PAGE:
Summer of No Light is due Sept. 1 via Dirty Bingo Records
“Don’t let the title fool you— It’s not a full throated “Hail Satan,” but it is full throated. I suppose I could’ve called it “Paradise Lust.” When you hit rock bottom, but wish you could fall deeper- when you’re proud to lose, ‘cuz you know the kind of people who win- when only what’s missing remains…Sure, It’s perverse, crushing, and wrong. But it’s also alright. There were other options, but only one choice. That’s Lucifer’s Glory.” -Kip Berman
“These songs live somewhere between the climate crisis of 1816, the climate crisis of now, and the climate crisis of the heart,” says Kip Berman. “You might say it’s a gothic record—but the house isn’t haunted. The ghosts moved out years ago, but I still get their mail from time to time.”
On his second album as The Natvral – a spirited, beautifully observed collection of rough and ready songcraft – the former Pains of Being Pure at Heart frontperson was eyeing the past while dealing with an inescapable present. In 2020, in the early stages of lockdown, Berman began writing songs that reflected on a world that had seemingly ended – while contending with the needs of his young family seeking solace in the familiar. “After putting my children to bed, I spent many a late night in the basement with my guitar and let my mind wander to the places where I could no longer go,” he says. “Initially, a lot of the songs were about getting as far away from the reality of my moment as possible.”
He drew parallels with another tumultuous summer. “The record’s title, Summer of No Light, is taken from the climate crisis of 1816,” he says. Often referred to as The Year Without a Summer, that year a massive volcanic eruption in Indonesia darkened much of the world’s sky. The resulting ash brought dramatic global cooling and widespread famine, hitting Western Europe especially hard.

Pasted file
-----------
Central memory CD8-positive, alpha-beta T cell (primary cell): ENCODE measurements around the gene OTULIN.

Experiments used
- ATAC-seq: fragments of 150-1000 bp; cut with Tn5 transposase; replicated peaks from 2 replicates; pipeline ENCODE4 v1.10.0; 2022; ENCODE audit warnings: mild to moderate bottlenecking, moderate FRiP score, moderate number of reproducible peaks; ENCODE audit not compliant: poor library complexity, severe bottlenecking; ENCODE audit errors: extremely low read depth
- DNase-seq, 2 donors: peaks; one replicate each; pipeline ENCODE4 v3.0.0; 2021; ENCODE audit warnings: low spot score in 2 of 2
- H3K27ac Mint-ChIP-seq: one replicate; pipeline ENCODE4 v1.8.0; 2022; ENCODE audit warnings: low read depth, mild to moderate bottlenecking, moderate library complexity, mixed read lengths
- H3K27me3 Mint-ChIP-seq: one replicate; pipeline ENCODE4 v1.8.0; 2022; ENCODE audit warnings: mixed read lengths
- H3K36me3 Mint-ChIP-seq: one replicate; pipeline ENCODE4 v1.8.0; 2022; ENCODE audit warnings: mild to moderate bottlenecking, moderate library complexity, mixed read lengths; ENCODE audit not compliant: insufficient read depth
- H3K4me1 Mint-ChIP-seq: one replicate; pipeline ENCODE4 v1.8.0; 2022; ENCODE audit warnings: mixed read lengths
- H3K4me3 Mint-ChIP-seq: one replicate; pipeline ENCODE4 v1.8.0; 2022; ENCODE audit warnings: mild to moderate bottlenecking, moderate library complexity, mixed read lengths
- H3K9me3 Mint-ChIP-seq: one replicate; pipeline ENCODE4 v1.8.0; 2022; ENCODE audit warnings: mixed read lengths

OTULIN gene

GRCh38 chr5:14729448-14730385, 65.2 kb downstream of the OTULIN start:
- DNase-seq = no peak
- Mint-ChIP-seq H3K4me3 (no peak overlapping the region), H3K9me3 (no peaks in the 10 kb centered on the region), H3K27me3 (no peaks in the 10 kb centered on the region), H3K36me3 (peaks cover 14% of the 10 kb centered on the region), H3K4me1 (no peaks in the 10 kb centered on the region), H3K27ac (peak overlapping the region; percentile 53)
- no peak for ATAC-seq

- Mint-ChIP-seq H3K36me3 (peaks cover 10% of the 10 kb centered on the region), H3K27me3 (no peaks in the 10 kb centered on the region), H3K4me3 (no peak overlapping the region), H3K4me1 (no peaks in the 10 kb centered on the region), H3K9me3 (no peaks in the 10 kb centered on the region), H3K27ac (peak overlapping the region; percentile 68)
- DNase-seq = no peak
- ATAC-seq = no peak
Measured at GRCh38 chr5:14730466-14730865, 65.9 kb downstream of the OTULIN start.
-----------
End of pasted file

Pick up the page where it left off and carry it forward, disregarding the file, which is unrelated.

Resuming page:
But it was during the present climate crisis – this one very much of humanity’s design – that he began to think about the people who were holed up during those times while creating their own form of escapist art. “Mary Shelley’s Frankenstein was written that same summer,” he says. “Like me, she was among the relatively fortunate who could take shelter,” famously riding out the foul weather in Switzerland on Lake Geneva with her lover Percy Shelley, Lord Byron, and Claire Clairmont (Mary’s half-sister and Byron’s paramour) embarking on a ghost story contest (she won), as well as many less cerebral ways to pass the time. “I found the idea of these people sustaining themselves through art, while fucking and getting fucked up, both familiar and foreign.
Faced with the endless rituals and work reproducing some normalcy and joy for two small children (then just 18 months and 4 years) when even the sandbox, slides, and swings were cordoned off with police tape, Berman’s imagination began to stretch out even further in the few moments he had to himself. “Maybe I was embarking on a few ghost stories myself,” he says. “Indulging in a kind of gothic fantasy of tragic loves and lost friends while a more banal specter loomed on milk cartons, suburban playground equipment, and the very breath of conversation.” But Berman is quick to make clear that his labors weren’t solitary or even notable, but in tandem with his partner. “Don’t feel bad for me, my wife pulled long days working from home – and still found time to be present for all of us.”